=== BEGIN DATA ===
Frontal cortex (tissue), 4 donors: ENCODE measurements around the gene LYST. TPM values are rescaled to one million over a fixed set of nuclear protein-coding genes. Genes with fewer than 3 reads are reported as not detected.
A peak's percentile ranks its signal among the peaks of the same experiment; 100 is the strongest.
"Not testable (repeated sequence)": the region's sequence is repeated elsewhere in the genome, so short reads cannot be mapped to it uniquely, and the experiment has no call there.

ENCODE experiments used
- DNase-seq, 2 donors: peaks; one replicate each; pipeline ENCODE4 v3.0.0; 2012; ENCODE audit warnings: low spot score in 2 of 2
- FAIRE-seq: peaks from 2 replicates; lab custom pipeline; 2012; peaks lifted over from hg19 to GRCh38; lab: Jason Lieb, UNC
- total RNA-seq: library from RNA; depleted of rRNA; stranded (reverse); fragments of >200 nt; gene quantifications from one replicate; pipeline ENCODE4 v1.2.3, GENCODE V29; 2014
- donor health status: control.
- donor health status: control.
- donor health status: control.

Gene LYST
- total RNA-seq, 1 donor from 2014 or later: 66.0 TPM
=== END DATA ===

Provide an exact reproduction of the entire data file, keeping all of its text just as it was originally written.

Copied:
Frontal cortex (tissue), 4 donors: ENCODE measurements around the gene LYST. TPM values are rescaled to one million over a fixed set of nuclear protein-coding genes. Genes with fewer than 3 reads are reported as not detected.
A peak's percentile ranks its signal among the peaks of the same experiment; 100 is the strongest.
"Not testable (repeated sequence)": the region's sequence is repeated elsewhere in the genome, so short reads cannot be mapped to it uniquely, and the experiment has no call there.

ENCODE experiments used
- DNase-seq, 2 donors: peaks; one replicate each; pipeline ENCODE4 v3.0.0; 2012; ENCODE audit warnings: low spot score in 2 of 2
- FAIRE-seq: peaks from 2 replicates; lab custom pipeline; 2012; peaks lifted over from hg19 to GRCh38; lab: Jason Lieb, UNC
- total RNA-seq: library from RNA; depleted of rRNA; stranded (reverse); fragments of >200 nt; gene quantifications from one replicate; pipeline ENCODE4 v1.2.3, GENCODE V29; 2014
- donor health status: control.
- donor health status: control.
- donor health status: control.

Gene LYST
- total RNA-seq, 1 donor from 2014 or later: 66.0 TPM